Pratt cautions that the world is still just at the beginning of what could be a global revolution in shale drilling and the rise of gas as the main source of power. He declined to give any solid predictions of what the global picture might look like decades from today, but he still believes that the technologies and techniques leading to new gas and oil abundance will only improve, and may eventually go global.
"By 20 years from now we won't recognize the fracking industry. It will be more technologically advanced in all its aspects," Pratt said. "These things are long term, and historically they've tended to be regional before they're national before they're global."
The president and his administration may be touting an "all of the above" vision for energy, one that enthusiasts for both fossil fuels and renewables share. But Pratt believes that some sources of renewable energy will be hurt; natural gas is just too cheap and abundant -- and now much easier to get thanks to horizontal drilling and hydraulic fracturing.
That wasn't the attitude just a few short years ago.
A half-dozen years ago, climate change carbon trading, and Wall Street's enthusiasm for all things energy that's clean and efficient was the narrative. Most experts feared an increase in the country's dependence on imported energy, for both oil and natural gas (which was back then believed to be increasingly scarce). Eco-friendly skyscrapers rose in Manhattan, and the Northeast introduced its cap-and-trade system for controlling greenhouse gas emissions.
Meanwhile, back in Texas it was wind power, not oil production, that grew at an astonishing rate. That boom was fueled by both state policy favorable to renewables and the production and investment tax credits that kept New York's money flowing into places like Sweetwater, Texas.
Then again, no one predicted the effect of the drilling boom in Pennsylvania, North Dakota and elsewhere. The Marcellus Shale natural gas rush saw the Northeast's CO2 emissions drop by about a third, ironically hurting the newly minted cap-and-trade system there (New Jersey has since left the program). Texas proudly exported gas to the Northeast for a long time; now the Northeast supplies Texas and the Gulf of Mexico region's industries instead, and will increasingly do so for the foreseeable future. And with wind tax credits gone, Wall Street seems keener to invest more in fracking than anything else happening in Texas.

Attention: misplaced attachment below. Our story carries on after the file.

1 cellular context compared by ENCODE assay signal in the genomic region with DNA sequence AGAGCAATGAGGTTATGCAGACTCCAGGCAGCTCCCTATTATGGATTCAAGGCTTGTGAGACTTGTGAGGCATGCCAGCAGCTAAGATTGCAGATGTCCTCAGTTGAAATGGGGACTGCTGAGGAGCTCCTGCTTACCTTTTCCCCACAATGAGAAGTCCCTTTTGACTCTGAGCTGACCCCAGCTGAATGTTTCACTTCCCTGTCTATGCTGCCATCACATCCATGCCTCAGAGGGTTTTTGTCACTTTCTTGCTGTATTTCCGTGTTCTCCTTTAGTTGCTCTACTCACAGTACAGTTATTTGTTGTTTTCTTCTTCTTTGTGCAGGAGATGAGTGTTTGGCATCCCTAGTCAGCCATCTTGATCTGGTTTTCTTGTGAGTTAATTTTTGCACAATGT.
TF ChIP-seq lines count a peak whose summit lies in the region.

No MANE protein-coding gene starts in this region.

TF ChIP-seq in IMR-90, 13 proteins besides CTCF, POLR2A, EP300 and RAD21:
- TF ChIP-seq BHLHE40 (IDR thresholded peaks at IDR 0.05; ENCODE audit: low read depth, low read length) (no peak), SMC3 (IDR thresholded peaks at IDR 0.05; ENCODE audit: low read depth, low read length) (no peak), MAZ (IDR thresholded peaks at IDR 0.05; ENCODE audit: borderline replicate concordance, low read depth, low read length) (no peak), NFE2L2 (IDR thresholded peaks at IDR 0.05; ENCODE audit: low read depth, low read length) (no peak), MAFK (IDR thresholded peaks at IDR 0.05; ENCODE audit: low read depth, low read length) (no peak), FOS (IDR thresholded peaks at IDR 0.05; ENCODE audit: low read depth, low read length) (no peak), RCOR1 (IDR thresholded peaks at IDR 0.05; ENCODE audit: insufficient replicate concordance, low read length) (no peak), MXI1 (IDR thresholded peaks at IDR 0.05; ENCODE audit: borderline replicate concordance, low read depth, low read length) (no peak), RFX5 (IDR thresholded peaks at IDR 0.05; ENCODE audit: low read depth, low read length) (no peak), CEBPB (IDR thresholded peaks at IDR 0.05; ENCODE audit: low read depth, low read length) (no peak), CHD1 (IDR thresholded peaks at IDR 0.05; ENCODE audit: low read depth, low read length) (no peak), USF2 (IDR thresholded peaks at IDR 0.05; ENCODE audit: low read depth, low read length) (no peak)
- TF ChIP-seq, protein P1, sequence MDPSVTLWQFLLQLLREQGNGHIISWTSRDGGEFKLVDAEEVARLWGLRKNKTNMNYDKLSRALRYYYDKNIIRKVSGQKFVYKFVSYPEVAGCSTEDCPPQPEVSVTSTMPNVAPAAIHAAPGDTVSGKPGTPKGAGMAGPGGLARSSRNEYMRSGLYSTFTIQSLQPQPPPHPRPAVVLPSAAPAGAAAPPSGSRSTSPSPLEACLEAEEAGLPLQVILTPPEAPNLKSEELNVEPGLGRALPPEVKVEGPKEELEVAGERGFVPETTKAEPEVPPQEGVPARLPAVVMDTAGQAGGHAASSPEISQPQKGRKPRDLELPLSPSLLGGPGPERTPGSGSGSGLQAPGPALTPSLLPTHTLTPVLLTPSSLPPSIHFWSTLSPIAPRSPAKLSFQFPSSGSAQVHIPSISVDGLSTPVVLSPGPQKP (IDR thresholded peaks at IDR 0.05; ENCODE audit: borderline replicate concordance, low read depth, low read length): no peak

The outlook for wind isn't completely grim, at least in the near term. Greg Wortham, executive director of the Sweetwater-based Texas Wind Energy Clearinghouse, said this state is still seeing about 8,000 megawatts planned or under construction this year thanks to a favorable interpretation of the federal tax credit expirations by the Internal Revenue Service. Not all of this will be built, but the bulk will, he predicted.
Still, he acknowledged that inconsistent federal support has cost the nation renewable technology manufacturing opportunities.
"We lost a tremendous amount of manufacturing in the last three or four years because the United States Congress is busy trying to be against the president," Wortham said. "We lost manufacturing that we worked for a decade to bring in, from Siemens in Kansas, to Vestas in Colorado, to Nordex in Arkansas, to all the ancillaries around."
Gas blows into wind, but solar shines
Future fears of gas scarcity are also a thing of the past. Anticipation of liquefied natural gas imports from Russia and Qatar have been transformed into plans for LNG exports to Japan and the United Kingdom.
Christopher Guith, vice president of policy at the U.S. Chamber of Commerce's Institute for 21st Century Energy, recently traveled to Houston to get an update on developments and to share the view from Washington, D.C., to this city's petrochemical companies at a recent event. During a break, Guith told EnergyWire that the changes in the country's future energy picture have happened so quickly that many in the nation's capital still haven't come to terms fully with the new reality.